As alluded to in the ‘Forest Management’ section, a woodland crofter has the opportunity to manage his woodland very intensively (in terms of management input). This means that operations such as thinning and pruning which are critical to the development of quality timber can readily be undertaken with the goal of developing the very best products from the woodland. The focus on quality not quantity also lends itself to smaller-scale working methods as might be found on a woodland croft.
It is not always appreciated how significantly values can vary between different grades of logs and different species. A poor quality tree destined for the firewood market will only be worth a few pounds. At the other end of the scale, a veneer quality hardwood log can be worth several hundred pounds. Clearly these are extremes, but it is certainly worth the woodland crofter focusing on higher quality products than trying to compete with the industrial sector to produce bulk fibre.
On a theme of ‘adding value’, technology now exists in the form of mobile milling and other processing equipment to allow woodland crofters, either individually or on a co-operative basis, to convert their own timber into a range of products ‘on croft’ and retail these directly.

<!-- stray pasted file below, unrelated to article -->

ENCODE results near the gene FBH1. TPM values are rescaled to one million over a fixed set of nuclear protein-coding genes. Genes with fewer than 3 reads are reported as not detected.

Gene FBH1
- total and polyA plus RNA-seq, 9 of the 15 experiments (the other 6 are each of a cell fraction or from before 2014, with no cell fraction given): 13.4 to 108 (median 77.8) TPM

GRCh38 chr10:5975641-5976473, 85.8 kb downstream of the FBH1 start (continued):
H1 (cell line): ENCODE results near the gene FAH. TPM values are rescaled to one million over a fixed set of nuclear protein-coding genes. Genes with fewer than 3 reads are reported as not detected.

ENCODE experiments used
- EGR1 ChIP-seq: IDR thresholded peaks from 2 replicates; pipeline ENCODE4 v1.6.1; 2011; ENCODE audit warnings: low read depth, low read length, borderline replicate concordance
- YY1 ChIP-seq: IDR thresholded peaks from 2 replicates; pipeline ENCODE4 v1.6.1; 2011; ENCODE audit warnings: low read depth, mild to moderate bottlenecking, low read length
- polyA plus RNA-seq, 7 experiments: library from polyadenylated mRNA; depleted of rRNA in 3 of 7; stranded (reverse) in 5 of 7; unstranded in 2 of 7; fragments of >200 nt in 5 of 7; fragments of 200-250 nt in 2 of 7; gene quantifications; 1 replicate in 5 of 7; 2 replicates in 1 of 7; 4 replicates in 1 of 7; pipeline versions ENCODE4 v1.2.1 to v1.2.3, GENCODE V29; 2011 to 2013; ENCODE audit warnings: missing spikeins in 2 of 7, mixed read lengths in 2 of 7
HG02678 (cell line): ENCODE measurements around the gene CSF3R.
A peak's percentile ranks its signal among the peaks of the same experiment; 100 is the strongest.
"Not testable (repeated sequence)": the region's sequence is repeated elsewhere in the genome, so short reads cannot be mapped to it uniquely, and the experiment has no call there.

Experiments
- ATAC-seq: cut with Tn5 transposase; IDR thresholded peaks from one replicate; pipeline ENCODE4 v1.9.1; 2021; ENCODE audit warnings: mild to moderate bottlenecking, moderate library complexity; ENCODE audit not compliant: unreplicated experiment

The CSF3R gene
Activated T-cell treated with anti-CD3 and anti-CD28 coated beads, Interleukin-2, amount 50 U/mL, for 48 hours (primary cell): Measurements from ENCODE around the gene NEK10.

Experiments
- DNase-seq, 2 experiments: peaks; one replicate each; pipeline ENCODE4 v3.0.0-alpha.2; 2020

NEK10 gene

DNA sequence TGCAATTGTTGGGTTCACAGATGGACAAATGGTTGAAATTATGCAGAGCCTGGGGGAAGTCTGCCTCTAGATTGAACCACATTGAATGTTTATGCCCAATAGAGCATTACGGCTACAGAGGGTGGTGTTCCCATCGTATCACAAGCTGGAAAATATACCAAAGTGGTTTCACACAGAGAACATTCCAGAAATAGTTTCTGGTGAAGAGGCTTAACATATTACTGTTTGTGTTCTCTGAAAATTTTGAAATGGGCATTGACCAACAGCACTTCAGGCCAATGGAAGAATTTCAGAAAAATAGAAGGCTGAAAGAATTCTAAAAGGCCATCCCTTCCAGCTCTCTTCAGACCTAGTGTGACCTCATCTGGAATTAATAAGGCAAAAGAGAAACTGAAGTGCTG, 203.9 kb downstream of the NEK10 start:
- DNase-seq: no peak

Another opportunity will be to identify and nurture trees which may have ‘defects’ in conventional terms, but have a ready market for specialist uses. Examples of this could include curved limbs used for ribs in boat-building, ‘pippy’wood for character flooring, or other unusual timber which may appeal to furniture makers and woodturners. Again, an intimate knowledge of the woodland will pay dividends.
Finally, there are the numerous non-timber products available: venison from deer control; fruits, berries, mushrooms and other foodstuffs; Christmas trees and other seasonal foliage; materials for craft use and so on. We have lost many of our traditions in this area but can often rediscover them from abroad and through the work of such projects as ForestHarvest.